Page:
Yeo stresses moving forward, putting last series on back-burner;
shutting down Nashville's top line; Tarasenko being an offensive factor
ST. LOUIS -- The Blues were going through a full practice Tuesday, putting in plenty of work ahead of Game 1 of the Western Conference Second Round against the Nashville Predators, which begins Wednesday.
And as the Blues were going through their normal day's work, coach Mike Yeo wanted a little more sharpness, some more crispness out of his troops.
So he stopped practice a couple times to get a message across at center ice.
The message was basically to get everything out from the five-game first round series against the Minnesota Wild. That's over. Time to turn the focus to a new challenge in the Predators.
Game 1 is scheduled for 7 p.m. on NBCSN, KYKY 98.1-FM.
"That's what it is right now," Yeo said. "We're asking a lot detail-wise and preparation-wise. You've been off for a few days and obviously you come off an emotional win so we have to crank it back up.
"I think that's it, exactly. We have to understand there's no carryover. I know that that's a group coming into our building that's going to be revved up, they're going to be motivated and they're going to be ready to go and we have to be ready to at least match that."
The Blues and Predators, who swept the Chicago Blackhawks in the first round, can both be proud of their opening round accomplishments, but it's time to turn the page, get refocused and ready to face another formidable opponent.
"You start fresh," defenseman Jay Boumweester said. "It's a whole different focus and a different opponent. Having a few days to kind of just get your mind off of things and it allows you to reset, too. They've been off for probably over a week now. I'm sure they were thinking ahead. It's great that you;re moving on, but it's done and the next challenge is in front of you."
The Predators, who outscored the Blackhawks 13-3, haven't played since Thursday; The Blues, who outscored the Wild 11-8 in a series that averaged 3.8 goals per game in the series that was inflated by Game 5's 4-3 score, wrapped up their series on Saturday.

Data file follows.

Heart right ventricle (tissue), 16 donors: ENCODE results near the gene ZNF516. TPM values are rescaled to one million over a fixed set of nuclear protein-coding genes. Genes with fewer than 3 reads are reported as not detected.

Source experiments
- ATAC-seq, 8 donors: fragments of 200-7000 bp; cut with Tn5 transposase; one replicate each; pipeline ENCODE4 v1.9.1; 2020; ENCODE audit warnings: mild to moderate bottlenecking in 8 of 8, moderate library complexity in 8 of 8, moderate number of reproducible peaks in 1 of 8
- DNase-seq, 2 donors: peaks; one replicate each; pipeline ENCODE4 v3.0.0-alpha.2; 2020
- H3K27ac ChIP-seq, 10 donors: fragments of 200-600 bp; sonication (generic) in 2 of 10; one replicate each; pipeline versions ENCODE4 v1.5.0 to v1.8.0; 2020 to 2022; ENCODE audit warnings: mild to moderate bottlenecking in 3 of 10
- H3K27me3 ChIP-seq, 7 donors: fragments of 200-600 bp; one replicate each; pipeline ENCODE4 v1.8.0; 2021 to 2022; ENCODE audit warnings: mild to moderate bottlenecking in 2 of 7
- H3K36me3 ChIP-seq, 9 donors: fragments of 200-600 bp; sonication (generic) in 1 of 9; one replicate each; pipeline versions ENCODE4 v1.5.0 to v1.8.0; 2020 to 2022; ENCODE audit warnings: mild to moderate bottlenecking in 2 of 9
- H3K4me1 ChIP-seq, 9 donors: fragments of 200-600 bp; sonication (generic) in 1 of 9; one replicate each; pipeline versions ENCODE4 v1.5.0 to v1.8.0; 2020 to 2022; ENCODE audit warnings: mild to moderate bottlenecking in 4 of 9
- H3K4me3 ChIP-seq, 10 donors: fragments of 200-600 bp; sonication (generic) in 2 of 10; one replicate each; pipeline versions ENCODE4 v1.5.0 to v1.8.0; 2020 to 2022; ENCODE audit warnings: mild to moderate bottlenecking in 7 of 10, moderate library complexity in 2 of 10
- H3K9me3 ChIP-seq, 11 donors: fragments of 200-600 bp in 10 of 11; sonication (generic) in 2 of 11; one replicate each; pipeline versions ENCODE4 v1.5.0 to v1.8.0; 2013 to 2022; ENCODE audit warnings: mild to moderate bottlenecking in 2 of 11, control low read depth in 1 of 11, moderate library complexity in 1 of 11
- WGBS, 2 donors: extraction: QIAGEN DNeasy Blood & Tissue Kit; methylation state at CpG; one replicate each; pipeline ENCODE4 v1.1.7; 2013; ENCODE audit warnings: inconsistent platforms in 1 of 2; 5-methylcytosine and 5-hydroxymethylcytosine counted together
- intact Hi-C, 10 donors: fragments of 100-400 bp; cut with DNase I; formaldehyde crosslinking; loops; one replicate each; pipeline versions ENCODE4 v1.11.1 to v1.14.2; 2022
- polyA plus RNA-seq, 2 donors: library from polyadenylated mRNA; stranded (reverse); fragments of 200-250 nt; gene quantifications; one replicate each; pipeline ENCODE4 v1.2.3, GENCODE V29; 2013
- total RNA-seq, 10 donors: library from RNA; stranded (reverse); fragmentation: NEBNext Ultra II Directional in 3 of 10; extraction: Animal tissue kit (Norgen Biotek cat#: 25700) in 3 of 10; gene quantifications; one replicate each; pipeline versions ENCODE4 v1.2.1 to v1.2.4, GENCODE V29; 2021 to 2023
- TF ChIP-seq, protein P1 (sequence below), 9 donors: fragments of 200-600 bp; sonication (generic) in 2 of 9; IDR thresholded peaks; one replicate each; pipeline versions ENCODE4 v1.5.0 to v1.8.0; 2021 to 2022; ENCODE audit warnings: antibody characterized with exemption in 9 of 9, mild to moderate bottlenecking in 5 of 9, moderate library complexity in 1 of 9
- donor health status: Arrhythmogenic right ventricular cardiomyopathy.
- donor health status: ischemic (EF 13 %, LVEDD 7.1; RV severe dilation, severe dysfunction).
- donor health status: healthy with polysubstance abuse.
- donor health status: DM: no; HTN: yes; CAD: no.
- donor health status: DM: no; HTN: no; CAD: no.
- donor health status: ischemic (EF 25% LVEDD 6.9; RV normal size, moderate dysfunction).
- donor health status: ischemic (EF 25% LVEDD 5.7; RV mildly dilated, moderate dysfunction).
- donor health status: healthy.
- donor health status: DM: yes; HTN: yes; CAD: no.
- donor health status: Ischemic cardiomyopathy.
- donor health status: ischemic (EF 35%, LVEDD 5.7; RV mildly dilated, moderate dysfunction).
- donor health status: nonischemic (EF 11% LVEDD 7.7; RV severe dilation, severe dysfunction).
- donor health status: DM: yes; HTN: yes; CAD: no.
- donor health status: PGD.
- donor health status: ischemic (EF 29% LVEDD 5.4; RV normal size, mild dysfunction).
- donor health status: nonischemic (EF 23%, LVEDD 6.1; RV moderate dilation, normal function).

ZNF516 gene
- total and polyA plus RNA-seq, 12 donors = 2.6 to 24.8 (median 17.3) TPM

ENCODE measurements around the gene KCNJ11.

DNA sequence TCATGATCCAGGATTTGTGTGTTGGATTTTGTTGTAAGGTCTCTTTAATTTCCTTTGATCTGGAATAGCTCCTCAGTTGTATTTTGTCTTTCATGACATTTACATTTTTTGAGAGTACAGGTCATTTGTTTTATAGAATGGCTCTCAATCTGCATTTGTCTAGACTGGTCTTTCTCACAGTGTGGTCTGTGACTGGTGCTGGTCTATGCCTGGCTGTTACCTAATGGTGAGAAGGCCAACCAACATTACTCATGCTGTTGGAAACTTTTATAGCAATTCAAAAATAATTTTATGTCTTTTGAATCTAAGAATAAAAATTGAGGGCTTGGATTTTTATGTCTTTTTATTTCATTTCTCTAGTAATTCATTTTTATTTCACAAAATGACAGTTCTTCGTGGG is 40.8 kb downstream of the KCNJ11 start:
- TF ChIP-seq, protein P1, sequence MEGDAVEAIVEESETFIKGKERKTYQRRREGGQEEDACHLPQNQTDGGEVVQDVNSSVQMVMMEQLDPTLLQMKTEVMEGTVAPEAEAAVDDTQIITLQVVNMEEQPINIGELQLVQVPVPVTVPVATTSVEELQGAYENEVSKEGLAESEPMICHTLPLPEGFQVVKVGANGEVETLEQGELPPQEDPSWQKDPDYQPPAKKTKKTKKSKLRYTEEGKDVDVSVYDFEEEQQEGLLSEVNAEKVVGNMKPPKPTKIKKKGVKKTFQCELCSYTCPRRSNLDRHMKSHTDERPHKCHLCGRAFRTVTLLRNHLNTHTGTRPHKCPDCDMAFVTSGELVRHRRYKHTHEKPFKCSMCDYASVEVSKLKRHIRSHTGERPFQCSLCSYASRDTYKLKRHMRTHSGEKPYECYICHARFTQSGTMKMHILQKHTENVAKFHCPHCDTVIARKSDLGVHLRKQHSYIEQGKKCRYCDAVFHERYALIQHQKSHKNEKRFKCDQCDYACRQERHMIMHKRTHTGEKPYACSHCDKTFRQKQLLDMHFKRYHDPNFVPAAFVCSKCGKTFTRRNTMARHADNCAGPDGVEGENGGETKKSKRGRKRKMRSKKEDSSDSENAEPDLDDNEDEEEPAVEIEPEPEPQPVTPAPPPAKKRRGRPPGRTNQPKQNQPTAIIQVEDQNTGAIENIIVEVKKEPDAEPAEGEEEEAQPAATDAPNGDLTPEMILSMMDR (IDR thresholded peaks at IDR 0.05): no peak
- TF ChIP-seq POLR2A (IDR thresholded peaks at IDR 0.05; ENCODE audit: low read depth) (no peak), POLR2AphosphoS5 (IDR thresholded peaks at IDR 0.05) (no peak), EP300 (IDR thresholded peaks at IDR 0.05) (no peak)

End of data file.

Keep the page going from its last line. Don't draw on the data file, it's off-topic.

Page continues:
"A little bit of both," defenseman Colton Parayko said of the carryover affect or wiping the slate clean. "Obviously you try to carry over the things that you did well in your game, individually and as a team. I think the things that we're doing good, we want to continue to do that are good and that are going to be successful, especially against at team like Nashville. But we're going to have to reset a couple things to make sure we're level-grounded. We're at the beginning of a series and we know it's going to be a grind."
A lot of the emphasis was working on getting through the neutral zone, where the Predators tend to thrive on disrupting the play and turn it back into transition offense.
"That's going to be a big part of the series and it's going to be a challenge," Yeo said. "We're well aware of their neutral zone forecheck and one thing that's very evident to me is their F3's, their reloads, the way they have numbers through the neutral zone. Certainly it's going to be a very difficult series to try to get rush opportunities, but you know what, I think we're at our best when we're getting pucks in behind the defensemen, we're getting on the hunt, we're getting in on the forecheck, we're playing physical, and so we're going to have to find a way to get to that type of game."
* Predators top line -- The Blackhawks found out the hard way; The Blues are mindful of what they did.
It was quite the first round series for Nashville's top line of left wing Filip Forsberg, center Ryan Johansen and right wing Viktor Arvidsson.
The trio combined for 15 points (five goals, 10 assists) in the four games against the Blackhawks, who had no answer for the speedy forwards.
"One hundred percent," Parayko said if the Blues were aware. "Those guys are really good players, players that will just keep going, keep battling and obviously they've got good kill. They've got hockey sense and whenever you get a chance to go up against players like that, it's very fun, especially in a series that could potentially go seven games. Throughout the long course of a series, it's head-to-head every night that makes it that much better, I think."